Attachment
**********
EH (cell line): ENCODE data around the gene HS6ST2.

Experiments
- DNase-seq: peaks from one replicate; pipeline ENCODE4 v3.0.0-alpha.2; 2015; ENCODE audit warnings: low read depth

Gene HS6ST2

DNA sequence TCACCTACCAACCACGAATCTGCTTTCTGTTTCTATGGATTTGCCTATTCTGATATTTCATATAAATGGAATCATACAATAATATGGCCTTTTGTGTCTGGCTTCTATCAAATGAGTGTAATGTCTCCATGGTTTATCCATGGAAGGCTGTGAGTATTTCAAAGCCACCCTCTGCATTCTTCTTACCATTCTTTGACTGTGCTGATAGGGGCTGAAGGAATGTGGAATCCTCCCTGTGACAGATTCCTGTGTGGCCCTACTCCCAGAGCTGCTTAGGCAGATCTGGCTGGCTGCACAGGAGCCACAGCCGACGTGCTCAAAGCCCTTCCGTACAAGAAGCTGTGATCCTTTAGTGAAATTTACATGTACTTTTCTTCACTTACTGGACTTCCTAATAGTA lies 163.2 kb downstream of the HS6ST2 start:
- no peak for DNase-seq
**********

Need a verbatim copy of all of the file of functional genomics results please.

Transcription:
EH (cell line): ENCODE data around the gene HS6ST2.

Experiments
- DNase-seq: peaks from one replicate; pipeline ENCODE4 v3.0.0-alpha.2; 2015; ENCODE audit warnings: low read depth

Gene HS6ST2

DNA sequence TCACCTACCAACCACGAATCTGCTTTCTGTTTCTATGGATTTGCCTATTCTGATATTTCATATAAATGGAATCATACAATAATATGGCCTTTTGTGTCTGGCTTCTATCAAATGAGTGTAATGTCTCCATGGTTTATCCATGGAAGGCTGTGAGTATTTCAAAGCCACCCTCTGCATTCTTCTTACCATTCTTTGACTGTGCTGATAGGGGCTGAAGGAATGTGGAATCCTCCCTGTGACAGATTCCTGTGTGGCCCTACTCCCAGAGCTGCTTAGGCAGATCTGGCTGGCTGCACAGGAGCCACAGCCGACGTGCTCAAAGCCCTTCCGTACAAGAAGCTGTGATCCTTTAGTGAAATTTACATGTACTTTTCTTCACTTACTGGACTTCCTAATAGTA lies 163.2 kb downstream of the HS6ST2 start:
- no peak for DNase-seq